By Margaretta wa Gacheru (5 March 2019)
It was a gala like no other, a glorious evening dedicated to the Kenyan premiere of the double-barreled book, ‘African Twilight: Vanishing Rituals and Ceremonies’ that had taken veteran photographers Carol Beckwith and Angela Fisher fourteen years to complete. Their seventeenth book is clearly a labor of love blended with a splendid taste for adventure and an acute eye for the boundless beauty of indigenous African cultures. It’s also their magnum opus out of all the incredibly beautiful Afro-centric books they’ve produced since their meeting in 1978 right here in Nairobi.
But the night was also the grand finale of one man’s lifelong career of creating a multifaceted fusion that blended the best of African cultures with the keenest sense of Western styles, tastes, trends and consumer appetites for elegant exotica, be it fashion, jewelry or handicrafts. Alan Donovan came to Africa more than 50 years ago. He’s been in Kenya since 1970 when he met and formed a life-long partnership with Kenya’s second Vice President, Joseph Murumbi which produced the African Heritage PanAfrican Gallery.
Donovan’s achievements over the past 50 plus years are immeasurable. Nonetheless, he was determined to make the Gala his own ‘African twilight’ by presenting (for what he claims is ‘the very last time’) the sort of spectacular showcase of African fashion, textiles, jewelry, music and vibrant movement that he’d shown all over Europe in the Eighties and South Africa in the 1990s when his ‘African Renaissance’ extravaganza was selected the most magnificent production of Pan-African culture found anywhere on the continent.
To do this, Donovan invited back many of the models, musicians, master carvers and fashion designers with whom he’d worked up until African Heritage Gallery went into receivership in the early 2000s. He even called back from Paris Fernando Anuang’a, formerly with the award-winning group Rare Watts, to dance with his current team of Maasai.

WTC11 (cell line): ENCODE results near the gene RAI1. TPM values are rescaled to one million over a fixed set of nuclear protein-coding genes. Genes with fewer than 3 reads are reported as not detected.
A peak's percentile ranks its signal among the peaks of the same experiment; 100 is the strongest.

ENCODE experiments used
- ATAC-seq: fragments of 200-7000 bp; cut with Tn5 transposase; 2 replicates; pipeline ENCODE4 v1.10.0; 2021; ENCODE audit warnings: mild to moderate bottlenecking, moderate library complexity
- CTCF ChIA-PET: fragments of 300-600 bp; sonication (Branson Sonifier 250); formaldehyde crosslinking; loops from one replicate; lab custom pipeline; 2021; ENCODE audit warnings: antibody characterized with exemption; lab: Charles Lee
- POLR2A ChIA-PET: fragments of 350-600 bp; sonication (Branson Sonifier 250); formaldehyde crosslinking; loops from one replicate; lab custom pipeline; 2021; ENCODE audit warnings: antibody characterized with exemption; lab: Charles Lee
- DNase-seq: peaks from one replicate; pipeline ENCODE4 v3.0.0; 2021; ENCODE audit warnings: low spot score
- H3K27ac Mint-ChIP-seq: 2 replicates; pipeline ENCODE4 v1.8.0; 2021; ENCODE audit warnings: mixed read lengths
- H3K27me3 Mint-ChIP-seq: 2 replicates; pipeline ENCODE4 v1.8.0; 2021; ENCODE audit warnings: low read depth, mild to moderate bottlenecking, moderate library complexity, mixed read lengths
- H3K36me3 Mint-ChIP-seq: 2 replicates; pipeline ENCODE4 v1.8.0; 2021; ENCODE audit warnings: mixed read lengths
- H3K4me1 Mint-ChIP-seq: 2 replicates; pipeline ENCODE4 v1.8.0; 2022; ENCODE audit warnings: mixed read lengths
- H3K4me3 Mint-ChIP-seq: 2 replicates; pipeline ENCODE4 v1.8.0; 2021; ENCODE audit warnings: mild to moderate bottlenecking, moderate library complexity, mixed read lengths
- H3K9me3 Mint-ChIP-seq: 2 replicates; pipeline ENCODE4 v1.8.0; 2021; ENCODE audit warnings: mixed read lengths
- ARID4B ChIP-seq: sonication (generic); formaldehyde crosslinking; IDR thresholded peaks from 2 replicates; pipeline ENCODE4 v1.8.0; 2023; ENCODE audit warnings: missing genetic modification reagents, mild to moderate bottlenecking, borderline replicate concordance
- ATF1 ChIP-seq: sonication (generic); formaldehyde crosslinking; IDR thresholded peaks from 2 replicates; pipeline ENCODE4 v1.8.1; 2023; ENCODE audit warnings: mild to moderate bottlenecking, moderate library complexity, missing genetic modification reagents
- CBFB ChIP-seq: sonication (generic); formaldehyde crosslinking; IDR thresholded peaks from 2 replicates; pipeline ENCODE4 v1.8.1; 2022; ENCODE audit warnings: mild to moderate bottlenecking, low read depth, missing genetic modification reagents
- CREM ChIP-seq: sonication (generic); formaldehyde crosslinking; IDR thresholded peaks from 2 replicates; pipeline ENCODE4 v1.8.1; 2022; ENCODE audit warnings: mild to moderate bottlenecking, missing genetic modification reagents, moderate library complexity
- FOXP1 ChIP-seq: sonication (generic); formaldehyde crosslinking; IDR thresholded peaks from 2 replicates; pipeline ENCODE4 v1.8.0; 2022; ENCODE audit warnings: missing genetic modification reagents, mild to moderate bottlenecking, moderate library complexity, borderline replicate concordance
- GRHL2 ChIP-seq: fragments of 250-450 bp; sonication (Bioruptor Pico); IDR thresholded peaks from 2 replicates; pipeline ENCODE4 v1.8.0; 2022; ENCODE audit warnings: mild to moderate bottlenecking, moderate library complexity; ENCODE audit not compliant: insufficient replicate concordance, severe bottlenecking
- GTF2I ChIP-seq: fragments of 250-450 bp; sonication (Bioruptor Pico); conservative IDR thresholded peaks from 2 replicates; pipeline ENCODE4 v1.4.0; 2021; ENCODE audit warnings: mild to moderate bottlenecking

Donovan even brought back his stilt-walker, agile acrobats and his traditional horn-blower, the guy mandated to announce the evening’s entertainment was about to begin.
The horn-blower’s timing was a wee bit off since the evening had actually kicked off with a fabulous raffle featuring two Qatar airline tickets to anywhere in the world. The evening’s Guest of Honor, Kenya’s new Minister of Culture, Ambassador Amina Mohamed, was the one invited to pick the winners out of a kiondo, one of whom was Dr Suki Mwendwa.
After that, Amina gave a rousing and hopeful speech, applauding Donovan for all he has done for Culture in Kenya and around the region. She also promised to support Kenyan artists which was music to our ears since she might very well be the first Minister of Culture who understands how critical a role culture plays in the development of a healthy society.
After Amina, it was Carol and Angela’s turn to tell the back story of their new book, ‘African Twilight’. They had the full attention of an audience that had come to the African Heritage House for both a good time and out of respect for these two adventurous women who’d spent the last forty years trekking around the region by all means of transport to reach a multitude of little-known corners of the continent where ancient rituals and ceremonies were still being practiced.
Their message however was chilling. For they were able to testify that nearly half the cultural events that they had witnessed decades ago were now gone, vanished in the sweeping tides and trends of Western modernity. In fact, one key incentive for doing African Twilight is because they cared to record those amazing customs and ceremonies before they were all extinct. Their having done so is one reason why the book is something one would want to have for the record.
After their videos and lively stories came Donovan’s exquisite fashions, all set to the live music of Papillon, the latest band he’s helped to form featuring Martin Murimi aka Papillon on nyatiti, Paul Shimudi on guitar and keyboard, Pradash Velankaaar on tabla and Kerit Pattni on bamboo flute. Their accompaniment was beautiful as were the fashions, all made with indigenous fabrics collected from countries Donovan had visited as a buyer for African Heritage over the years. The music had the eerie quality of conjuring up the spirit and even the sound of the late Ayub Ogada who was meant to perform at the Gala but sadly passed on last month.
It was glorious evening, but we hope it wasn’t really Donovan’s finale as he’s still got too much artistic energy in him to give it up.